There are good parts in “Cake” which almost make it look like a film worthwhile to watch, and then there are also bad parts which could have been discarded or modified without any serious problem. The movie wants to tell a small, intimate drama of personal grief and pain, and it has everything required for engaging us, but then it is ultimately hampered by several glaring missteps in the story. The result is like a cake partially ruined by its misguided decoration, and this is particularly disappointing considering the solid materials inside it.
Its story revolves around the difficult and depressing daily life of Claire Bennet (Jennifer Aniston), a woman who has been suffering the physical and mental pains resulted from some automobile accident. While she is addicted to painkillers due to the chronic pain of her damaged body, she still grieves over her personal loss caused by that terrible accident which shattered her life in the past. Her marriage with Jason (Chris Messina) was ruined because of that, and now she lives alone in her house while mostly being isolated from the outside.
Always looking bitter and exhausted, she is not very cooperative during her support group meeting which she routinely attends. One of their members recently committed suicide, so the support group counselor, broadly played by Felicity Huffman, suggests that they express how they feel about it while pretending that dead woman is right in front of them, but, unlike others, Claire is not so inclined to do that. When her turn comes, she throws a barbed comment on the circumstance surrounding that sad incident instead, and that gets her promptly expelled from her support group meeting.
Along with her alcohol and painkillers, Claire prefers to stay inside her miserable shell rather than trying to get any better. While having wasted her physical therapy sessions with no particular advance, she just wants to lie down on the bed in her bedroom without moving her suffering body, and she merely remains passive and unmoved even during her one-night stand with a handsome handyman she lets into her bedroom during one night.
At least, she has been taken care well by her caring Mexican housemaid Silvana (Adriana Barraza), who has tolerated her employee’s unpleasant sides mainly because she understands that her employer is a damaged woman who needs help. This kind, thoughtful woman sometimes drives for Claire while Claire is lying down on the passenger seat, and there is an amusing moment when they go to Mexico together for buying a bunch of painkillers without prescription. Of course, smuggling drugs across the border turns out to be not as easy as Claire thought, but, as a Mexican pharmacist points out, she is a suburban middle-class Caucasian lady, and she can certainly get help easily even when she gets in trouble at the border checkpoint.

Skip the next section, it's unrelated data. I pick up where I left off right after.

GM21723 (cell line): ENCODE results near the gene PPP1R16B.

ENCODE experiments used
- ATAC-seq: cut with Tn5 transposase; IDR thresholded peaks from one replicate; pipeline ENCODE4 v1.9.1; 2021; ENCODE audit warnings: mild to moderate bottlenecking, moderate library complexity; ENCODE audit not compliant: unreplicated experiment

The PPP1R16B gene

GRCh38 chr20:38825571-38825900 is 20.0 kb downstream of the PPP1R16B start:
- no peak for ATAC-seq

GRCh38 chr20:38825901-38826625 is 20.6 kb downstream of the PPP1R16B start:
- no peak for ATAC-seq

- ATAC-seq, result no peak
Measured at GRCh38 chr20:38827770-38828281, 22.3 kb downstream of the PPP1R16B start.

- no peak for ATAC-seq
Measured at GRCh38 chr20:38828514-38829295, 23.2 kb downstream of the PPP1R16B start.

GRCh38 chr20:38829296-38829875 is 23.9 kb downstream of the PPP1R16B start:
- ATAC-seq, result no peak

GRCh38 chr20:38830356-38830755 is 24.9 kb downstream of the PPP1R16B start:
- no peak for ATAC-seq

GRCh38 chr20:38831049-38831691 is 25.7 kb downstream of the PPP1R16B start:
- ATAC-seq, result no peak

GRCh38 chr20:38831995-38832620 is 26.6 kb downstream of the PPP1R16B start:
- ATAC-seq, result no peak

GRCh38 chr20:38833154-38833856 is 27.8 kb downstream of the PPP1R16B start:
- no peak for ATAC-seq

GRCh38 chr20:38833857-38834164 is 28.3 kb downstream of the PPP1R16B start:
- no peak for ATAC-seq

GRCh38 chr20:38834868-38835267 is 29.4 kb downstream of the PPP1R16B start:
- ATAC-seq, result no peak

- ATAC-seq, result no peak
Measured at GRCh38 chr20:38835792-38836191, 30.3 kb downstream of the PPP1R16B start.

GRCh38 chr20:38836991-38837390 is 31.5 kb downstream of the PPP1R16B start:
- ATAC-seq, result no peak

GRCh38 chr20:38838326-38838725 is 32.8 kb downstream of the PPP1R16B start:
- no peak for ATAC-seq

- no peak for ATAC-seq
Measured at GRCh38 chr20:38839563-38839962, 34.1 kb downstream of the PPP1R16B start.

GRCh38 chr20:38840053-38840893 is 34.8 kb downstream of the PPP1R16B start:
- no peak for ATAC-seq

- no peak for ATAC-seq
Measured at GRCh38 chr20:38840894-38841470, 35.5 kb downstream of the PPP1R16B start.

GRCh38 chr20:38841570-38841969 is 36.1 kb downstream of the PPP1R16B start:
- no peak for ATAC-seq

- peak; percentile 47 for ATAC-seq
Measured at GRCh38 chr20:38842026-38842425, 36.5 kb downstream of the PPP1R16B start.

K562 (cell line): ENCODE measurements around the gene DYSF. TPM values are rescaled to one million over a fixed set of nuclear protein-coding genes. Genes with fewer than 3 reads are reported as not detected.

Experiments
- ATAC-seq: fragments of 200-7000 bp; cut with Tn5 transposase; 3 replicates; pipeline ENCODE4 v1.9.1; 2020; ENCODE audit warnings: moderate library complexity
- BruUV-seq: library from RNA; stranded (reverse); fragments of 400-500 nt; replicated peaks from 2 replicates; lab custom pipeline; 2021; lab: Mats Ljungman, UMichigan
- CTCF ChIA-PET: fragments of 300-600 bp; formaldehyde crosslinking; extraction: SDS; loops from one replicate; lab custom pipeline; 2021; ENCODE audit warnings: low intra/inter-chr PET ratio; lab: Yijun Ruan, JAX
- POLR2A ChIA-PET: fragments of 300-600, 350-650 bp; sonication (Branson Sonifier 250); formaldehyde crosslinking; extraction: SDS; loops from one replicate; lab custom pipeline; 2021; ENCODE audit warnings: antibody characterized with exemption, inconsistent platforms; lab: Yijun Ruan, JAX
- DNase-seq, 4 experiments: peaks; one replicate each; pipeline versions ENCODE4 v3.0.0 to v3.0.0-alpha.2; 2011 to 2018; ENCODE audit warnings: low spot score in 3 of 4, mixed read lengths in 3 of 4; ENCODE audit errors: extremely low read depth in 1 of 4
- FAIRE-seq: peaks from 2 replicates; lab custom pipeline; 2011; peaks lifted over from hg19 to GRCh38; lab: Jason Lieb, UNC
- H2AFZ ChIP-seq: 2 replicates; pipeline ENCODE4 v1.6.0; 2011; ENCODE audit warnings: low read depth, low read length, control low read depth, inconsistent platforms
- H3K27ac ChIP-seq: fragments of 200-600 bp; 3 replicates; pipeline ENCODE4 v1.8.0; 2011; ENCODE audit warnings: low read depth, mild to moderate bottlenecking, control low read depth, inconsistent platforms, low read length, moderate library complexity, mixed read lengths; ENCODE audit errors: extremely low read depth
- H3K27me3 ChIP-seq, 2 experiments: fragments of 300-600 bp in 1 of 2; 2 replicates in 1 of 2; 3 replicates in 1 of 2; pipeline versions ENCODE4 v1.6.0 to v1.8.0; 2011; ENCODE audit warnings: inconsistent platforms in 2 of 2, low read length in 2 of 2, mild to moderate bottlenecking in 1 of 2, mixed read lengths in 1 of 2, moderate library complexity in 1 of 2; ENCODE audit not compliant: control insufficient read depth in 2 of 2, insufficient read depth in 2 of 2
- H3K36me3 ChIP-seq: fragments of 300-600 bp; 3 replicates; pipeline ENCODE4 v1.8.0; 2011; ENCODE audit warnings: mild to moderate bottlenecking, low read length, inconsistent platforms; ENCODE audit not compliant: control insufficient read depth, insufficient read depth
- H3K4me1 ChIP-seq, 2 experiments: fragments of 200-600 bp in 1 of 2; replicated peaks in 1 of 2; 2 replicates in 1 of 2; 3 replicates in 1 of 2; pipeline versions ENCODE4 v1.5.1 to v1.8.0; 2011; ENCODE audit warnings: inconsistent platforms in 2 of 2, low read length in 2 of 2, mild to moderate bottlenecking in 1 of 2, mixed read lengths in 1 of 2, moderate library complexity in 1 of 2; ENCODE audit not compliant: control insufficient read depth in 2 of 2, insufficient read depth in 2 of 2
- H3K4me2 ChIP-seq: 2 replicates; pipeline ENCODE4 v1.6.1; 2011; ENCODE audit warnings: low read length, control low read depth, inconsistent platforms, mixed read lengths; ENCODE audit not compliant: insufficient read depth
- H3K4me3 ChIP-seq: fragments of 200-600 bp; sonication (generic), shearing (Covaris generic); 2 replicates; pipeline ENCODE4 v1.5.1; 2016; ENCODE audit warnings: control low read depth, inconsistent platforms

Meanwhile, Claire begins to experience the hallucination involved with that support group member who killed herself. While feeling some guilt on the death of Nina (Anna Kendrick), Claire also becomes curious about the circumstance surrounding Nina’s death. She goes to the site where Nina committed suicide, and she even comes to Nina’s house and meets Nina’s Australian husband Ray (Sam Worthington), a nice guy who is still at a loss while not knowing what to do with his life as well as his young son.
The movie works when it depicts how Claire slowly comes to realize her need to pull herself together through her small, tentative interactions with the people around her. Through the possible beginning of her relationship with Ray, she becomes a little nicer to others, and Silvana also helps Claire getting out of her shell bit by bit.
And then “Cake” takes a sudden turn as going into its problematic third act, and it never recovers from that as losing its focus and direction. The screenplay by Patrick Tobin stumbles especially when it attempts very obvious moments of symbolism (hint: they are associated with its title), and it is also riddled with several problems including underdeveloped supporting characters. While the movie wisely does not push Claire and Roy into a romantic situation, it fails to develop their relationship further into something more meaningful, and it also does not go deep into the relationship between Claire and her ex-husband, who still cares and worries a lot about her even after their divorce.
In case of Jennifer Aniston, she deserves praises for doing something which would probably be appreciated by my late friend Roger Ebert. He once said this immensely likable actress should take more difficult roles rather than her usual lightweight comic roles, and Aniston did throw herself into a challenging role here in this film. While never asking for pity or sympathy, she stays true to her unlikable character, and Claire’s gradual inner change along the story is believable thanks to Aniston’s good performance. Although most of the other actors in the film are sadly not utilized well, Adriana Barraza, who is mainly known for her Oscar-nominated turn in “Babel” (2006), is wonderful as the counterpoint to Aniston’s character, and the movie becomes more interesting whenever these two actresses are together on the screen.
“Cake” is directed by Daniel Barnz, who made a debut with “Pheobe in the Wonderland” (2008). While appreciating its good parts, I disliked that movie for its annoying parts including its young heroine’s exaggerated hallucination, and the same thing can be said about “Cake”, which falters whenever Anna Kendrick’s hallucinatory character appears (this is certainly not the fault of Kendrick, who is always a welcoming presence on the screen). Its story surely deserves to be told, and Aniston gives a rare dramatic performance to notice, but I only wish the movie could have handled them better than this.